Inside the Messenger: overturning the money changers’ tables

Chad Hobbs:

Messenger Staff


 With Easter quickly approaching, it’s hard to find a church around the county, regardless of denomination, that isn’t turning its focus and soul towards Christ’s sacrifice upon the cross, which serves as the whole foundation of why the holiday came to be.

 Since I was a young boy attending St. Martin of Tours in Flaherty, there was always one reading that stuck out more than most at this time of year. Multiple gospel writers tell of Jesus walking into the temple and, with a chord in hand, running the livestock and money changers out as he overturned their tables with coins spilling onto the ground.

 It has always stuck out to me because it seems so out of character from everything else written about Jesus. For me, it translates as love your enemies, always try to turn the other cheek, but even the son of God had to kick over a table or two to get everybody’s attention and bring truth to the people.

 Anyone can kick over a table just for the sake of kicking it over, but I think we can all understand that was not the point Jesus was trying to convey. Such is the case of the Messenger, as of late. I am in no way trying to imply this paper or myself are walking imitations of Christ’s divinity. What I am saying is sometimes you have to turn stuff upside down to get to the bottom of things.

 As I stated in last week’s article, the purpose of this series is to take the reader behind the scenes and show some of the rhyme, reason, and motivation behind many of the changes being seen in regard to the Messenger.

The changes we are talking about mainly center around staff and our online presence. Anyone who has been in the office can attest that the day-to-day, in-house team consists of all new faces that came on board last year. We have also introduced a new web site/app, which will be discussed more in depth in coming weeks.

 As we step into the newsroom this week, you will find Seth and myself as the maintainers of this space. Crystal comes out from her role in advertising from time to time to assist, but otherwise it is Seth and I who are interviewing, photographing, researching, writing, and proofing everything that comes out of the newsroom from day to day.

With Seth coming on board last summer and myself last fall, the newsroom has developed not only a new look but a totally different philosophy, as well. In many ways, we are dueling banjos inside and out. When you meet us the first time, our differences are what probably stands out the most. As a team, however, we make a perfect pair. Strengths and likes for one of us are, more often than not, weaknesses or dislikes for the other one and vice versa, allowing us to offer up a more complete scope of news for all of our readers.

 Along the way, there have been some tables turned over in our search for truth, transparency, and accuracy in our reporting. It was definitely not because we wanted attention for the sake of attention. It is not a part of our newsroom culture. It is not political party base driven either. We talk politics, especially that of the county, on an almost daily basis, but it never revolves around party lines. To be honest, I couldn’t make an educated guess on what Seth is even registered as because party politics just doesn’t come up. Keeping the reader informed on what is going on is the only goal. Good, bad, or ugly; its reported on as is regardless of party or person. Neither of us take lightly the fact that we are writing tomorrow’s history, today, which is all too evident when we thumb through old Messenger’s to put together stories or clips from the past.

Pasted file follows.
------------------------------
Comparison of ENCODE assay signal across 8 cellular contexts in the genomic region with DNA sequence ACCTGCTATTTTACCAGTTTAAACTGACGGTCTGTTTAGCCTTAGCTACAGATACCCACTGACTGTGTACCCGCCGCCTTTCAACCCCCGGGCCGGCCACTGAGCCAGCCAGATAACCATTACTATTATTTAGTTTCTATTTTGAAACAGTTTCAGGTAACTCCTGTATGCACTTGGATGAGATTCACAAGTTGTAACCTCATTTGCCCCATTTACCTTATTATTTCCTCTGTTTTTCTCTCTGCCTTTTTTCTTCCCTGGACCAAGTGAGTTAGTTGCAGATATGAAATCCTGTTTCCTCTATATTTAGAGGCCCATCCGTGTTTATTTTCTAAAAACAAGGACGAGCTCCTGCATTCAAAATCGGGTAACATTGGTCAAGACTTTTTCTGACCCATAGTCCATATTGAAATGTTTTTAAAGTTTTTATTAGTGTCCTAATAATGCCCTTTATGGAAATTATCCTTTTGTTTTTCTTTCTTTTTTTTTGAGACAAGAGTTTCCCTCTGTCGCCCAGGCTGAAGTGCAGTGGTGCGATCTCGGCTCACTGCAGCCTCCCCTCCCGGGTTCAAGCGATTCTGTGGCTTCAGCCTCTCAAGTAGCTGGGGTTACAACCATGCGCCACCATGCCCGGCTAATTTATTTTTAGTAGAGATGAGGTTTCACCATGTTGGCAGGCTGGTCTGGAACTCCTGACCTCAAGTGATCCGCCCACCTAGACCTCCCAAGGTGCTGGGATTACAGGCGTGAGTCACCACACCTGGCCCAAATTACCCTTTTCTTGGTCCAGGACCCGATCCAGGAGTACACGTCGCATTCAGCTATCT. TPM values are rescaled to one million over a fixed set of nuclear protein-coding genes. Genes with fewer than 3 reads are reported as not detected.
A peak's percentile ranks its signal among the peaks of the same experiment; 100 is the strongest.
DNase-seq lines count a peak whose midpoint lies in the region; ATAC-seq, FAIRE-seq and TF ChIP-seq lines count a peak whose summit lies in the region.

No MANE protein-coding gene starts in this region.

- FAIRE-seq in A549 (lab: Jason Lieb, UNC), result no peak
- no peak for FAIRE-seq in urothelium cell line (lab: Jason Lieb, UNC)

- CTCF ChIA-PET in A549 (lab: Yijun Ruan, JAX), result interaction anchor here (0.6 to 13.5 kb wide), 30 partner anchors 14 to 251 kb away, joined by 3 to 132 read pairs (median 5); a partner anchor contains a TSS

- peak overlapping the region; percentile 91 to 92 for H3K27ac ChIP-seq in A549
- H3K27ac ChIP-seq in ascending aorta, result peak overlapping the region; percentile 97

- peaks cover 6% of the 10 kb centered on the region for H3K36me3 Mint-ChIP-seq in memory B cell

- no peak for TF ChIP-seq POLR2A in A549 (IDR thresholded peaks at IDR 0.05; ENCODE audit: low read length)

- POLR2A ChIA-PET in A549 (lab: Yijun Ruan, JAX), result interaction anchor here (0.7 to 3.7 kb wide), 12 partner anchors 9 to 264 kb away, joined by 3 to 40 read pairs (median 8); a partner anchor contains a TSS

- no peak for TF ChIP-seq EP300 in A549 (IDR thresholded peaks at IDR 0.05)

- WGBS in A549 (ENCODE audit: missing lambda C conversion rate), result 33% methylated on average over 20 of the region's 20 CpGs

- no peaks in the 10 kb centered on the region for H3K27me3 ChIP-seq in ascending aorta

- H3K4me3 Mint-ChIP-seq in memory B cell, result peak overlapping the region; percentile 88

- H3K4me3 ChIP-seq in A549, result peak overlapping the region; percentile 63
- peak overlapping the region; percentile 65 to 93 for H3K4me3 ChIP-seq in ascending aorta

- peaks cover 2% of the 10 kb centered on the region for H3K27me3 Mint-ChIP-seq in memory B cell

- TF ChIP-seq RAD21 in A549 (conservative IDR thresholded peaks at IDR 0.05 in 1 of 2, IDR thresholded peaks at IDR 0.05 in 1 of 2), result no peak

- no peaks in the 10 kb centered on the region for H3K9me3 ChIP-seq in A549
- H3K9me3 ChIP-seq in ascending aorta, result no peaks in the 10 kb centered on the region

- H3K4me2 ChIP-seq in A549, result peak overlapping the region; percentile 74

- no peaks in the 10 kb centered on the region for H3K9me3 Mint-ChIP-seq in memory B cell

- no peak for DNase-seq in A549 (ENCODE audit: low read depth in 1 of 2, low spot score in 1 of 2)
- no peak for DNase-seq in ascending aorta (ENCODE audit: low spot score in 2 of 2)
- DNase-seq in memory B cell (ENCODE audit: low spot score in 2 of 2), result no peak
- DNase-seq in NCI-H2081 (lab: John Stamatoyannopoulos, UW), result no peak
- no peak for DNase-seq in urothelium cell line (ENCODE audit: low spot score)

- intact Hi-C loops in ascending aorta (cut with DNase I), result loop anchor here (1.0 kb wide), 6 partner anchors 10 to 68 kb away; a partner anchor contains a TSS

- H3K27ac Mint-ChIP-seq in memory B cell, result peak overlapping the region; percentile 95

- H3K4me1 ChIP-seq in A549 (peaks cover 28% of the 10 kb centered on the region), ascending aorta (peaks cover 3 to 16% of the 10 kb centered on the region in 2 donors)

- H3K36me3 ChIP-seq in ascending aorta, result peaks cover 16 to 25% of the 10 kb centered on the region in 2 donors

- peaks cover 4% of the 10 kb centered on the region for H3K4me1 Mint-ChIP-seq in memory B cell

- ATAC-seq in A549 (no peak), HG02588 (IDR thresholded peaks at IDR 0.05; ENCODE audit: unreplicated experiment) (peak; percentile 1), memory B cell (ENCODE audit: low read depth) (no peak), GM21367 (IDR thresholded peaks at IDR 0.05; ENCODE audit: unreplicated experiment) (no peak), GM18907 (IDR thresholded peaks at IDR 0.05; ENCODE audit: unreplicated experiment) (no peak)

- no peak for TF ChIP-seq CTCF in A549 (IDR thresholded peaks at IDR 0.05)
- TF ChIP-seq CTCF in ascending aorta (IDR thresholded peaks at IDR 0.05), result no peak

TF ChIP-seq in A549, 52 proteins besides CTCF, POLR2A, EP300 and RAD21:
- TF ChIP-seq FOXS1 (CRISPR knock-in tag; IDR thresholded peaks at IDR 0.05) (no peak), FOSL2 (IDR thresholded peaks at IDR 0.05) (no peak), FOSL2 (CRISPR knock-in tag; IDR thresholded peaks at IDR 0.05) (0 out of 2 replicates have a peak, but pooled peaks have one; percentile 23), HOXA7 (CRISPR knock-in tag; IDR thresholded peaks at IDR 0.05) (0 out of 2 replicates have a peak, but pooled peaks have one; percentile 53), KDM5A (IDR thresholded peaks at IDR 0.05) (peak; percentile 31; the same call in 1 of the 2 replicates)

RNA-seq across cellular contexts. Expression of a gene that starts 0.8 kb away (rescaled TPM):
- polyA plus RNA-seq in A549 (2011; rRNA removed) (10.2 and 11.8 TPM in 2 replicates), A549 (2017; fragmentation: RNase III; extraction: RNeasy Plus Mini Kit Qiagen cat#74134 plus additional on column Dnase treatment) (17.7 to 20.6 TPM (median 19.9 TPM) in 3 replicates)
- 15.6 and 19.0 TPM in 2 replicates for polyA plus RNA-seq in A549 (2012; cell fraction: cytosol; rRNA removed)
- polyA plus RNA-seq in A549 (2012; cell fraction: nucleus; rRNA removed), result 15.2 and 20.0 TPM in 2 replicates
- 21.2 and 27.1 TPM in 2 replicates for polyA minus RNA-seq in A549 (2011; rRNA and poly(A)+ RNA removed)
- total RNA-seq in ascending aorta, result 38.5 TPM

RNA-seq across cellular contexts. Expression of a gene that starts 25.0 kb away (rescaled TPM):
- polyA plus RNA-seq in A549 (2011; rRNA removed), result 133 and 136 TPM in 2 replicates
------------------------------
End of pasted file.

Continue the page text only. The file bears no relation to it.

Starting on Wednesday, we set down and take a look at everything that is coming up, leads we have received, and stories we need to have for the following week. Between calls we make and calls we receive; we both take off across the county in pursuit of interviews. Once those are obtained and the recordings are transcribed, the writing begins. We then proof and layout the articles, all while keeping an ear to any developing stories around the county. Friday is public record day and a good majority of it is spent collecting information from various offices and agencies for compilation. Weekends fly by as we juggle personal time and event coverage so we can get everything ready on Monday for the paper layout on Tuesday. Then it’s off to the presses.

 Our job is to keep our readers informed of everything that is going on in our community and let you, the reader, make an informed decision on the matters at hand. Sometimes, you can’t just write the fluff pieces when telling the whole story. One of the biggest complaints I’ve heard from Meade Countians is they are tired of whitewashed news about what’s going on in our government. Good or bad, they just want the truth and transparency they deserve. Sometimes, you have to turn over a table or two to get that, unfortunately, but that’s what our newsroom here is dedicated to providing for our readers. One more reason why for 57 cents a week, the Meade County Messenger is one of the best deals around.

 The solutions to a community’s problems are often found within that same community. We don’t take lightly our love for this county or the search for truth and transparency that we offer our loyal subscribers.

see story here (week 11)

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